Michael Tondre, Stony Brook University
Katharine Isabel Williams, CUNY Graduate Center
Wendy S. Williams, Texas Christian University

Eight scholars of Victorian literature reflect on George Eliot's Middlemarch in honor of the 150th anniversary of its publication. The authors offer their personal responses to the novel, and each has a unique focus: insights into the lesser known characters who contribute essential strands to the rich fabric of the text, reflections on friendships within and beyond the novel, analysis of the complexities of characters' thought processes, a letter to Mr. Casaubon and a comparison between reading the novel as a rushed graduate student and later as a more seasoned scholar, a reflection on how Middlemarch is NOT Jane Eyre and a belated appreciation of its humor, an analysis of the novel in context of a "world historical energy transition" and the current climate crisis, musings on reading Middlemarch for the first time while also teaching for the first time, and finally a defense of the character of Rosamond.

KEYWORDS: Middlemarch, George Eliot, Victorian novels, friendship, marriage, reader response, eco-criticism, teaching, energy


Recent Thackeray Studies: 2009–2022
Jonathan Farina, Seton Hall University

Thackeray's presence in recent scholarship, on present-day syllabi, and on present-day nightstands still pales in comparison to his popularity in the Victorian period and to the relative investments we have in Dickens, Eliot, and other Victorians. But the last twelve or so years nevertheless feel like something of a Thackeray resurgence, at least in scholarship. This article reviews here more than twenty-five pieces of scholarship, a fifth of what we might typically see on Dickens in the same period, but that scholarship includes some exciting, insightful, and transformative thinking, particularly about genre and prose style. Reasons innumerable weigh against a revival of Thackeray's popularity, foremost of which may simply be the length of his mature work, which can be too difficult to balance with other texts on syllabi sensitive to the attention spans and extracurricular demands of many students. As it happens, inattention, interruption, productive reverie, and distraction are the preeminent virtues that Nicholas Dames ascribes to Thackeray's fiction and Victorian theories of fiction in "Distraction's Negative Liberty: Thackeray and Attention," from The Physiology of the Novel (2007), which is unquestionably one of the most perceptive, ingenious, and influential accounts of Thackeray in the past twenty-five years.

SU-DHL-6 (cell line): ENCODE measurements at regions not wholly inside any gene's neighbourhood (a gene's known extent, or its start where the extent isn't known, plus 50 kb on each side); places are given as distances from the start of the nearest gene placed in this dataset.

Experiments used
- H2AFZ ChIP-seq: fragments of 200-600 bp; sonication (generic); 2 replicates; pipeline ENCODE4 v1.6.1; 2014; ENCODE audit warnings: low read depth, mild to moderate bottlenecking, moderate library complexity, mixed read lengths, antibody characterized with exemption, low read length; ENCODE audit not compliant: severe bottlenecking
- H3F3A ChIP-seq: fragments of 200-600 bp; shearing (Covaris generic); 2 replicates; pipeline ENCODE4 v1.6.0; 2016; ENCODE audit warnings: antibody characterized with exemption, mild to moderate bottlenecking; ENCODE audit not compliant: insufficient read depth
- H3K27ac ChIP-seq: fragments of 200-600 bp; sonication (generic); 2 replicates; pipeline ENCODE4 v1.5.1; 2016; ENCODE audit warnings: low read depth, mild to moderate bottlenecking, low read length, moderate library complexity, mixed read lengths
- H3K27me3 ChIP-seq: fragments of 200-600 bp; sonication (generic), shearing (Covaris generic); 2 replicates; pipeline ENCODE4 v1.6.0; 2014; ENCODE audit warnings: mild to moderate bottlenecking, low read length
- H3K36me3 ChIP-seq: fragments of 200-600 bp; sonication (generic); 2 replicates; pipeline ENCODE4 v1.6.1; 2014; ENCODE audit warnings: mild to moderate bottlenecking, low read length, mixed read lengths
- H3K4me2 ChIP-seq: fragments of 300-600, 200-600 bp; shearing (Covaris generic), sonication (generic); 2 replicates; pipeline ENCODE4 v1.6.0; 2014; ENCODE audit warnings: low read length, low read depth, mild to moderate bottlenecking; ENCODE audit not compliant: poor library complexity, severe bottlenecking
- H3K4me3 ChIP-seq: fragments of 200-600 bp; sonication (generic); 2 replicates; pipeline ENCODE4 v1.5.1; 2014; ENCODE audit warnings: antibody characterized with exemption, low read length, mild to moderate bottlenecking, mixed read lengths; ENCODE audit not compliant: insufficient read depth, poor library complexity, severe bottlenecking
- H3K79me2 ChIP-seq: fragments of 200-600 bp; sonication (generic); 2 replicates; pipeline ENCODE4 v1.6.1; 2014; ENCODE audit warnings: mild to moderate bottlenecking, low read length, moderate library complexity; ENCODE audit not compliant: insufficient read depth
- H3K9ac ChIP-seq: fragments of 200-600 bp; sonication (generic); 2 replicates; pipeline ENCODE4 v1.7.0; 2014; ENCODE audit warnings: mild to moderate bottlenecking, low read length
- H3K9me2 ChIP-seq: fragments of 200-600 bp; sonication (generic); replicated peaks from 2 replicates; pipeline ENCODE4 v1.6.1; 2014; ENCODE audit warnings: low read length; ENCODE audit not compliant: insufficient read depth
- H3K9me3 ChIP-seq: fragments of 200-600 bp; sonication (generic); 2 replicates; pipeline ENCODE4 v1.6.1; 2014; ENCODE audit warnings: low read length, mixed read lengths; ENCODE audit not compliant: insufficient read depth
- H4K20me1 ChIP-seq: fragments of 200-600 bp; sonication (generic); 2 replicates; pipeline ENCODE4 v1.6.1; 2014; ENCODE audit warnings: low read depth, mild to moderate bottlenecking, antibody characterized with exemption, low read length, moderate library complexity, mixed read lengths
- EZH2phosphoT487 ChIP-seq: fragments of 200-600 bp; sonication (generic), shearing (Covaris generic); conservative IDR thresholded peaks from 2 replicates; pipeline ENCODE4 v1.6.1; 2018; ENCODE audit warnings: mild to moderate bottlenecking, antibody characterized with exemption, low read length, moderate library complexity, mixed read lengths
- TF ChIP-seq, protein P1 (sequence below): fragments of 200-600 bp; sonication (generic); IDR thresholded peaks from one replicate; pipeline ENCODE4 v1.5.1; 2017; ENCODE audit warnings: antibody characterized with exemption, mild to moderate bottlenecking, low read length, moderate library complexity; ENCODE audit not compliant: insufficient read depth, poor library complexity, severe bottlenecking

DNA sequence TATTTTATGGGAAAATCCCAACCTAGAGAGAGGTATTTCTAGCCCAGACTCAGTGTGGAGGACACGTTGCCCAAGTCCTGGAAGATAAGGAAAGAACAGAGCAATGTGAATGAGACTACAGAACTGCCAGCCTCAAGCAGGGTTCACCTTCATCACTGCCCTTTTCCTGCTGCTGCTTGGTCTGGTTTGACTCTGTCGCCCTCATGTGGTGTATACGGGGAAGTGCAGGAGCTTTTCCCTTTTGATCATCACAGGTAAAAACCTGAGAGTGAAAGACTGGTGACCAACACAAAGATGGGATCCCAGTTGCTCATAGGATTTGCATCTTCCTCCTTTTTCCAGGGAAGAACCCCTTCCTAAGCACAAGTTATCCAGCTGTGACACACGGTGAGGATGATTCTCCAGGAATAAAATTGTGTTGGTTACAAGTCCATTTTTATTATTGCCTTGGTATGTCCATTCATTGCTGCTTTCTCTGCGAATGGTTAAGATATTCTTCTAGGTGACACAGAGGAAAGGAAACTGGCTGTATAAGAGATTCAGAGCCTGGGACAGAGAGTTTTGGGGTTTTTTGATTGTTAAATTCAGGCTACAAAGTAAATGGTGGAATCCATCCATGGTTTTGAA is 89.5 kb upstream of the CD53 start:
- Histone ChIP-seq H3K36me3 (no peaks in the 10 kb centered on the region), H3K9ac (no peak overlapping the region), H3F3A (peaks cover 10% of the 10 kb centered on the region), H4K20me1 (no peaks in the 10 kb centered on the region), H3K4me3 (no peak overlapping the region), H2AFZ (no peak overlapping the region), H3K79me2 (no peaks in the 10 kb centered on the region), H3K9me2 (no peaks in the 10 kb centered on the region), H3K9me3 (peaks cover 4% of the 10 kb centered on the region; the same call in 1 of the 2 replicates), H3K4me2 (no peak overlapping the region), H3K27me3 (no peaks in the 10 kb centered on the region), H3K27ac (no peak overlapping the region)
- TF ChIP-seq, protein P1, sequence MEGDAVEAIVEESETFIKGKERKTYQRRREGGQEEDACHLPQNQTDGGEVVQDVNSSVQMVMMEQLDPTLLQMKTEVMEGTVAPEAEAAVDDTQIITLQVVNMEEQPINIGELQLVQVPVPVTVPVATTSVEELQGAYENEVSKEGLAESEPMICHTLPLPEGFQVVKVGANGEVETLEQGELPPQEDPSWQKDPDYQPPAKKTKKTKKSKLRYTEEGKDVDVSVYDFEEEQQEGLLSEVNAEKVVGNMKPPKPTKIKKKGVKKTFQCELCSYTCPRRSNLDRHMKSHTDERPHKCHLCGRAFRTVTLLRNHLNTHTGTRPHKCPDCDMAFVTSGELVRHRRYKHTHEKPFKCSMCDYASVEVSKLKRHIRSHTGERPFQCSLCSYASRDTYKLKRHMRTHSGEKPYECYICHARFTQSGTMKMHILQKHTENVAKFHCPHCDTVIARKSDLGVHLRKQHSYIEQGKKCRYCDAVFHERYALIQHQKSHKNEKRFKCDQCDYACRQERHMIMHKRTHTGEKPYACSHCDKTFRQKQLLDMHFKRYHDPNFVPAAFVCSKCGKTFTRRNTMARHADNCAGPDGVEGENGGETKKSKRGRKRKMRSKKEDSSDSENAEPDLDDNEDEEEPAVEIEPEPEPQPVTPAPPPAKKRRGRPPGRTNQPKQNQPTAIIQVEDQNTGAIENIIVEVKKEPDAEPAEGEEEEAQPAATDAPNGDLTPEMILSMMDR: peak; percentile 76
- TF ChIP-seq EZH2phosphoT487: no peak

KEYWORDS: Thackeray, recent studies


Dickens Studies Annual: Essays on Victorian Fiction, Comprehensive Subject Index Volumes 1–52
Edward Guiliano, Dickens Studies Annual Editor
Anne Humphreys, Dickens Studies Annual Editor
Natalie McKnight, Dickens Studies Annual Editor

This article is a comprehensive, high-level-access subject index to the more than 750 essays published in Dickens Studies Annual (DSA) since its inception in 1970 through 2021. Entries in the index guide the reader toward specific authors, books and other works, concepts, and themes with significant discussion in a particular essay.

KEYWORDS: Dickens Studies, Victorian fiction, DSA, index, studies of Victorian fiction